Many other details of the story the ending don’t tell us, and the rest we are told only while in control of the first character we interact with (arguably the main character of the story), when talking to a specific NPC who trades pain for information. That character is the father of the knight, and in the game it is pain that would allow him to piece together the world he was in, and remember his story so vividly, no matter how many time would pass.
 

His piece of story ends with him finding happiness once he encounters the little girl (that is shown as a light fox in his reality), whom he took for himself to raise after her adoptive family died.
 

Though the pain of losing his son and daughter-in-law would never leave him, and every day from their death would be a constant fight, in the end, all there is to do is remember those who are gone while trying our best for those who still remain.
 

Final Thoughts
 

While Inmost wasn’t necessarily the most amazing game ever, nor did it have a breathtaking story, the really great aspect of it for me was the special message with a touch of originality that were good enough to compensate all the rest (short/difficult to follow story-line).
 

Plus, thanks to very responsive commands, all the pieces of an incredible platformer were set in place.
 

So… uh… is the game.. perfect ?  No, it isn’t ! But considering the extremely short time it had to show its quirks, it was to me, at the very least, a truly astonishing experience, and for sure one absolutely worth engaging if you’re into what it has to offer.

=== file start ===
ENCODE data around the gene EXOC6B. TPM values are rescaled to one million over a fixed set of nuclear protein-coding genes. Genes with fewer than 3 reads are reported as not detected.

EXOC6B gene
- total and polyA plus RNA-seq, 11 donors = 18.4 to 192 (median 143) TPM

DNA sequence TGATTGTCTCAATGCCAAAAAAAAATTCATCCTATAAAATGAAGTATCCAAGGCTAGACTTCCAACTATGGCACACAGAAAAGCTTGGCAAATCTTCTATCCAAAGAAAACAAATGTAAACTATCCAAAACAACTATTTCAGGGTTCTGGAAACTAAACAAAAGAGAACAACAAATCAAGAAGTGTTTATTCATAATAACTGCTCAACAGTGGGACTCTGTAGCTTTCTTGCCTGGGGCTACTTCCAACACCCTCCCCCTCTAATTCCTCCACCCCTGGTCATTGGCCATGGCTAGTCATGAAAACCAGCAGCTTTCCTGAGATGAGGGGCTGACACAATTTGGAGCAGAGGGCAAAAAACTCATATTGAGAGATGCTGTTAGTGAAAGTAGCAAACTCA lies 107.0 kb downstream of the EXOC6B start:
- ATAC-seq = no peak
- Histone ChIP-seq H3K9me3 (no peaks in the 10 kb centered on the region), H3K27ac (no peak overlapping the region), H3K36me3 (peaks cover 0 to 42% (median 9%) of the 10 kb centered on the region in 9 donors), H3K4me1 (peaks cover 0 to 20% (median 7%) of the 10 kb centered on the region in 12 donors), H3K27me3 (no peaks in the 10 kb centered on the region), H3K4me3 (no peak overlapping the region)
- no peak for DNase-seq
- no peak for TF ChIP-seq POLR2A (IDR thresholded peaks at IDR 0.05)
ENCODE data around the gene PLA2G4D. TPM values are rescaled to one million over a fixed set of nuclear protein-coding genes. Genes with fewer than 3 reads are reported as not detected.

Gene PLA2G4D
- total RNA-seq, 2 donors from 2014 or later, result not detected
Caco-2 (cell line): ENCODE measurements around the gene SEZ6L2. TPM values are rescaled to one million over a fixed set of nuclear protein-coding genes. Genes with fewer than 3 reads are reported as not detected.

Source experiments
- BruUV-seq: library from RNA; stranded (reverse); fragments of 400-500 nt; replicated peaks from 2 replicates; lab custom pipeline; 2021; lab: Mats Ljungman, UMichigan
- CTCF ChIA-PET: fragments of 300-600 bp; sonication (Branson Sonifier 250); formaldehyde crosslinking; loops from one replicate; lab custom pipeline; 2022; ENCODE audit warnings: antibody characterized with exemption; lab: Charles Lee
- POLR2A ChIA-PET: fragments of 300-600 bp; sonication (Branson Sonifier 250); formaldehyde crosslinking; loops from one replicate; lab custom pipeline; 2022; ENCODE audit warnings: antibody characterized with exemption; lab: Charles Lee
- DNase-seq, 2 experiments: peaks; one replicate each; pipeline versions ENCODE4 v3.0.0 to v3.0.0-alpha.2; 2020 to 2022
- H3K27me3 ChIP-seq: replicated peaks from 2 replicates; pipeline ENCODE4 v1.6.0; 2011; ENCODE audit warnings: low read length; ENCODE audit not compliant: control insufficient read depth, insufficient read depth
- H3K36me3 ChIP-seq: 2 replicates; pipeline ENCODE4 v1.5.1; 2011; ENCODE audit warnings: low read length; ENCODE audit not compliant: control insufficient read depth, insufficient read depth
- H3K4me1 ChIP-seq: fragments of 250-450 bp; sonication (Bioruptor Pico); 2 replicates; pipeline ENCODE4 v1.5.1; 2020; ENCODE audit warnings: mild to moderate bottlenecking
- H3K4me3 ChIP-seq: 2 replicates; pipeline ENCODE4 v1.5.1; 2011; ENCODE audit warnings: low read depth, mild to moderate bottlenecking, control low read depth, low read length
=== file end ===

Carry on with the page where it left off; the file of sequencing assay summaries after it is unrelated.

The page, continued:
Inmost

The game got a good foundation, it has a really nice message, and despite short it managed its time pretty well, telling a story that can turn out pretty interesting if you can get a hold of it. A game that isn't amazing, but isn't anywhere close to bad either. 
 

09/14/2020 - Caius, The Shadow Slayer

Great, unique story-telling that comes with a powerful message, but all only comes to make sense at the very end.

A unique pixel-art theme that creates a really great atmosphere and has good chemistry with the world.

Smart and very creative puzzle ideas that the player actually needs to think in order to solve anything in the game.

A short game that can be finished in just a single sitting, yet is very interesting despite the short time it had to show its quirks.

The game ends super quickly, making us crave for some more content to make the experience just a tad bit longer.

Low replayability value, as Inmost isn't a game made to be replayed, so doing re-runs don't add much to the experience.

A pacing that might feel too slow to some people, but should not be an issue to those who enjoy a more laid-back experience.

Slightly confusing/unclear story-telling that not everyone will get at first (but can be very rewarding once you do.)